Updated: Nov 8, 2021
The french government wants to launch a new "trusted cloud" label to certify cloud services that companies, administrations and citizens can rely on. An extension of SecnumCloud, this label will also be issued by the ANSSI. It remains to be seen what criteria will be used to award it and to what extent it will not benefit the hyperscaler licensing model.
What are the criteria?
The label will be based on the SecNumCloud visa issued by the French National Agency for Information Systems Security (ANSSI). Only three French cloud providers have received this visa to date, and only one of them for a public cloud infrastructure (Outscale). OVH is only qualified for its private cloud offering.
Cloud providers wishing to receive the new label will therefore have to comply with the technical reference framework of this visa and the requirements of the future European scheme known as the "European Cybersecurity Certification Scheme for Cloud Services".
Furthermore, "infrastructures and systems" will have to be located in Europe and therefore in European datacenters.
As for the operational and commercial porting of the offer" (marketing of US cloud offers under licence), this will have to be carried out by a European entity owned by European players. However, the shareholding is not specified.
What about non-European companies?
The government's cloud strategy also foresees that non-European companies will also be able to receive this label, provided that they respect certain rules such as locating data in Europe, locating the entity operating the services in Europe, and marketing the offers via French cloud providers. This practice would be aimed at overriding the CLOUD Act, which allows the American authorities to access data stored by American companies. But in practice, regardless of the location of the data, the US authorities have access to the data as soon as it is stored by a US company under the CLOUD Act. What about the European subsidiary of a US entity that operates its services in a European datacenter and is therefore in compliance?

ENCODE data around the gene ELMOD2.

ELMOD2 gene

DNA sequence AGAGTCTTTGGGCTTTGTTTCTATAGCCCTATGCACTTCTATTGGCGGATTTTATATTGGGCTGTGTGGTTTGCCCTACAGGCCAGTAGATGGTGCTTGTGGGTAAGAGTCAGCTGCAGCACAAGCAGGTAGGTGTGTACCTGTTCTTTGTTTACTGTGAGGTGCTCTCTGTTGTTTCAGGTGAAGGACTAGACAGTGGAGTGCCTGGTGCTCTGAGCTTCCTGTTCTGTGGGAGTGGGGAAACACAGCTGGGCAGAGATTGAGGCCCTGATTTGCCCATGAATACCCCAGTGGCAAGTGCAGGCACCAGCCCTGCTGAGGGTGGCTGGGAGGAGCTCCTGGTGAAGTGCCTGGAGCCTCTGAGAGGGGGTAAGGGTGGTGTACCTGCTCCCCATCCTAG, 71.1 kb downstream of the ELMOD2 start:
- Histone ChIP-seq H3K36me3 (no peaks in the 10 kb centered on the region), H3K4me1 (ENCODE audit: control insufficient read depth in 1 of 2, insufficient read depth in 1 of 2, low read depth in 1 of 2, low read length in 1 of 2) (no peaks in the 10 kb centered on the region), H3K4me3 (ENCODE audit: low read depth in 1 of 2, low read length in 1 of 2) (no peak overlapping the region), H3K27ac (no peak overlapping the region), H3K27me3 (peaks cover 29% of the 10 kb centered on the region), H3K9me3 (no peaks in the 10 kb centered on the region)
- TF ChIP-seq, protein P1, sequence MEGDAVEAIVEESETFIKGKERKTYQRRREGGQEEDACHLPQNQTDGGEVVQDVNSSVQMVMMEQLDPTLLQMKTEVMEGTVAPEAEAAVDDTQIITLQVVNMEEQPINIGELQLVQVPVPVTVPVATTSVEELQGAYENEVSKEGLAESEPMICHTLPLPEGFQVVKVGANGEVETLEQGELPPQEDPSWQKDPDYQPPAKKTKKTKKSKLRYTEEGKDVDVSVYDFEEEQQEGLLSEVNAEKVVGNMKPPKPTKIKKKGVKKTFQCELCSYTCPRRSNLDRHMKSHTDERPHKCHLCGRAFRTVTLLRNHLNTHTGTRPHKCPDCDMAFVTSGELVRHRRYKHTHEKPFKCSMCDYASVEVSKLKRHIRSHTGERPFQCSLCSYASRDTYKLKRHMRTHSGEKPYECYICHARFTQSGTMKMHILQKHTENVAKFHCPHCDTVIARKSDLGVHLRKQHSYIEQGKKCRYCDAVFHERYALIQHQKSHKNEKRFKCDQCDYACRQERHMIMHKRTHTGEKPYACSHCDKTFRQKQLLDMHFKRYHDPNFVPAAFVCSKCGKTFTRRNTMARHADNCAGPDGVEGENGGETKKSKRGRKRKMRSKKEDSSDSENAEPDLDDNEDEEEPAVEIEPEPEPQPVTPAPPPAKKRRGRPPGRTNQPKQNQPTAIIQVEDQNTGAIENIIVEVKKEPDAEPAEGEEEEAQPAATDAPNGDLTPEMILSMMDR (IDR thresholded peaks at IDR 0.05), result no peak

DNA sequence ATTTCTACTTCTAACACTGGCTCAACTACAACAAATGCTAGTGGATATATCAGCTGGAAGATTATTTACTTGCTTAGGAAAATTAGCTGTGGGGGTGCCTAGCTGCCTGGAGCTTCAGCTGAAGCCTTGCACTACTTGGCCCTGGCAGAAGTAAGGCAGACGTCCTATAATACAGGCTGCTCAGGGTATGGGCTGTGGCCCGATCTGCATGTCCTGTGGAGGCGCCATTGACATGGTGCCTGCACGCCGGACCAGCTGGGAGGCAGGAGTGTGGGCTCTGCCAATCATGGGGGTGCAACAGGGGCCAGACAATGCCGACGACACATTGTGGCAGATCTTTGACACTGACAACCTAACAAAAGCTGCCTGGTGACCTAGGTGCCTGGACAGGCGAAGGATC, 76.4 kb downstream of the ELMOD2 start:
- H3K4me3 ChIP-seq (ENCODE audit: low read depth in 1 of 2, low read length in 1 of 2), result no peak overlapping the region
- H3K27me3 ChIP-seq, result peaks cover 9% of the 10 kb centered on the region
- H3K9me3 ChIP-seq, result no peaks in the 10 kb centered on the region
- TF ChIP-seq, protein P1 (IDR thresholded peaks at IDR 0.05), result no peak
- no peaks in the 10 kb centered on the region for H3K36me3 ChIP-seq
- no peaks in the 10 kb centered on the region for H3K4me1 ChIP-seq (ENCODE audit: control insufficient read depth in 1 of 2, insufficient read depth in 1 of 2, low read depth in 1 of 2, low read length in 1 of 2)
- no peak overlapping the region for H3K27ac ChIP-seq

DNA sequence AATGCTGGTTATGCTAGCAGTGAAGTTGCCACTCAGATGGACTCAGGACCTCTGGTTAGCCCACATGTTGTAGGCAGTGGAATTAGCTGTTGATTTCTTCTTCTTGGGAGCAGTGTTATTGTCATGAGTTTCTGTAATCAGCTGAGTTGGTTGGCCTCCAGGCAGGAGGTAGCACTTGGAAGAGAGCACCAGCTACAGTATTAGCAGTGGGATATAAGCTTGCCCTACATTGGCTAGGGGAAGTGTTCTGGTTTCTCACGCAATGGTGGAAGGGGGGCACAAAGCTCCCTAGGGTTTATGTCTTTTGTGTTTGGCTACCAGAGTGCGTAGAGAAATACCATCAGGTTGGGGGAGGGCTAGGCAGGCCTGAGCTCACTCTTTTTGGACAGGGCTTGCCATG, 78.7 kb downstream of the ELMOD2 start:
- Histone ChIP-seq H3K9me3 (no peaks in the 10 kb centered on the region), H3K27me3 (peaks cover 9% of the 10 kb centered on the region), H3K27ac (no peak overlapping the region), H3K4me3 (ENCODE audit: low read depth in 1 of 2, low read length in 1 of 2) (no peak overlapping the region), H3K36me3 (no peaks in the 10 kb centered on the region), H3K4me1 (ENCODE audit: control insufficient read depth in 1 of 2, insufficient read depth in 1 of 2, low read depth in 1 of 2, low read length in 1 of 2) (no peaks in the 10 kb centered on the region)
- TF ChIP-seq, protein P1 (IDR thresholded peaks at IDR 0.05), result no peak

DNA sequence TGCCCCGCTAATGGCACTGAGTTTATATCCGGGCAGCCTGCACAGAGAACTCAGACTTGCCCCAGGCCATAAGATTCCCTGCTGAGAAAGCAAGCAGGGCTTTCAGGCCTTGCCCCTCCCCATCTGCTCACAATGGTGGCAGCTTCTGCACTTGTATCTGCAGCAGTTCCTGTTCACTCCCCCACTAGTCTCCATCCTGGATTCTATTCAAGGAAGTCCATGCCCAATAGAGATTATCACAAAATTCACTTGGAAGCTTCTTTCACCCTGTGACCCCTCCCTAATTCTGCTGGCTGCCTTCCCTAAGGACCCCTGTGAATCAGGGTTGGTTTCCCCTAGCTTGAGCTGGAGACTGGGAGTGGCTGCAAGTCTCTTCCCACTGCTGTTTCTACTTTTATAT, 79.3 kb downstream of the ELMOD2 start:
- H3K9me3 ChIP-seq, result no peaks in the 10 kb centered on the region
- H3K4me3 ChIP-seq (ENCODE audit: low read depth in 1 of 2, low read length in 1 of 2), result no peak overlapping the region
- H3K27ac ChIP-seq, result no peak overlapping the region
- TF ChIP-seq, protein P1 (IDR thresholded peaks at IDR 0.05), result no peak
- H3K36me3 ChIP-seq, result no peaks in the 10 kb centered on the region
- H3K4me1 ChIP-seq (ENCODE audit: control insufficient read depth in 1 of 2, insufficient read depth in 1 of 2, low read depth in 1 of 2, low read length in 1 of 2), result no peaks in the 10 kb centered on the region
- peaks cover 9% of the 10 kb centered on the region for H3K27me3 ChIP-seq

Indeed, the legality of the storage of European data by American providers is far from assured since the invalidation of the Privacy Shield. The Court of Justice of the European Union had decided to repeal this text because of the American laws that violate the General Data Protection Regulation (GDPR).
A model that benefits hyperscalers and penalises end customers
With this new label model, American companies (hyperscalers) will be "encouraged" to market their offers even more, in the form of licences, to French suppliers, with a negotiation margin that will be more difficult for the latter. French suppliers will have to fight over SLAs, which will then be their responsibility. They will have no choice but to pass on their "lost margins" to the end customer and to work on a large volume of accounts and/or calculation instances.
To guarantee SLAs, they will also have to increase their skills in contractual, technical, regulatory and security aspects and invest in value-added managed services with a strong security focus. They will also have to invest massively in the physical and logical security of their data centres (at the risk of being confronted with the major security incidents experienced during the OVH data centre fire).
On the other hand, US providers will revise their licensing agreements to their advantage and shift even more responsibility for managed services to their cloud provider customers. A paradigm shift that will be highly advantageous to them from a commercial and legal point of view. The risk is that the gap between European hyperscalers and CSPs will widen even further.